“I gave no authorization for my declaration to be changed after I sent the signed copy of it to Mr. Berry and the changes made to my declaration were made without my knowledge or consent. Mr. Berry never contacted me after he filed the manufactured 19-page version of my declaration. Had I not later obtained a copy of the declaration filed by Mr. Berry from another source, I never would have found out about any of these alterations.”
Other statements Mr. Berry bought were from anti-Scientologists Robert Vaughn Young and his wife Stacy Brooks. Although not attorneys themselves, the Youngs were paid attorney-level wages by Berry to draft or edit many of these statements, including the declarations of Andre Tabayoyon, Hana Whitfield, Vicki Aznaran and their own. They were all riddled with false claims, innuendo and speculation masquerading as testimony. Ms. Brooks later recanted under oath by making the following statement about what she and her husband had done for Mr. Berry and others:
“From 1993 through 1998, I made my living consulting with attorneys and writing affidavits and declarations in support of litigation that those lawyers were pursuing against various Scientology entities…those attorneys were Graham Berry ….
“It had been my understanding that I was free to use language that was extremely biased against Scientology in order to prejudice the courts as much as possible….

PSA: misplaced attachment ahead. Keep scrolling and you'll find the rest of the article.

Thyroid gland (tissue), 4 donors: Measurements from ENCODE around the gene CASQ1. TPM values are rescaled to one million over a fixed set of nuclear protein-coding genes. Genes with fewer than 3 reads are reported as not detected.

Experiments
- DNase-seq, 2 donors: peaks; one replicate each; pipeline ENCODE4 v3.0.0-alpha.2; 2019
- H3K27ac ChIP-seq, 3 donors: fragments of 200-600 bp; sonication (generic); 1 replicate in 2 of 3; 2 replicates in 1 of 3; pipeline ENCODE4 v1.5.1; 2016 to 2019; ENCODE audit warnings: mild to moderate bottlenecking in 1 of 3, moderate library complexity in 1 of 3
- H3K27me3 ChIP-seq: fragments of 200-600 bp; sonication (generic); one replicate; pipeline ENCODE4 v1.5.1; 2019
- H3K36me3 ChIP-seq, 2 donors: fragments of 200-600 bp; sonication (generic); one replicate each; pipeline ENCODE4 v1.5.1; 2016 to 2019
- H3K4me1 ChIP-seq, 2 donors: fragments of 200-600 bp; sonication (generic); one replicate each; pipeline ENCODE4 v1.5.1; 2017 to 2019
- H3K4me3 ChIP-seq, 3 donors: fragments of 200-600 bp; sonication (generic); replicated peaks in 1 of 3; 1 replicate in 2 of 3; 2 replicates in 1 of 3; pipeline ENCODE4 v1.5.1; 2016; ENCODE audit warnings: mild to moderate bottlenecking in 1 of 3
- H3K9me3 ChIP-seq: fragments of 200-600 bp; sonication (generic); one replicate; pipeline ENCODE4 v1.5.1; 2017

“The Fishman case was the first case I worked on, and it… was also in the declarations for this case that I made the most embellished and unsubstantiated statements about Scientology.”
As part of his representation of Fishman and Geertz, Mr. Berry procured a false deposition from Garry Scarff that Mr. Scarff later recanted under oath:
“12. During the course of the deposition, my false testimony included the following assertions. I knew that the statements I made would be used against the Church, and that though they would surely deny them (as the events never happened), they would be recounted anyway, and it would create negative publicity and sentiment against the Church.
“a. I made up a story that I had conspired with attorneys Kendrick Moxon, Timothy Bowles and Laurie Bartilson, as well as with investigator Eugene Ingram, to murder CAN’s Executive Director, Cynthia Kisser, and San Francisco attorney, Ford Greene, who had represented individuals in legal actions with the Church. The truth of the matter is that no such meeting was ever held and I was never ordered or asked to murder anyone and I completely fabricated the story with the knowing participation of Mr. Berry. I never even met Mr. Moxon until he appeared for a few minutes during one of the sessions of my deposition. I luckily recognized him then only because I had seen his photograph in a media article, so I feigned having met him before to try to bolster my credibility.
“b. That I had been a member of the Church of Scientology, and an “operative” conducting illegal or unethical activities on behalf of the Church, since the early 1980’s. In fact, I have never even been a member of the Church, much less an employee or “operative” for any Church of Scientology. I forged invoices and similar documents to support my false claim of having taken various Church religious services. Nor have I ever done anything illegal or unethical at the instruction of, on behalf of, or with the knowledge of any member of the Church of Scientology. To the contrary, I was specifically directed by representatives of the Church that I was not to do anything illegal or unethical while educating the public about CAN and told that, should I do so, they would immediately cease all contact with me.”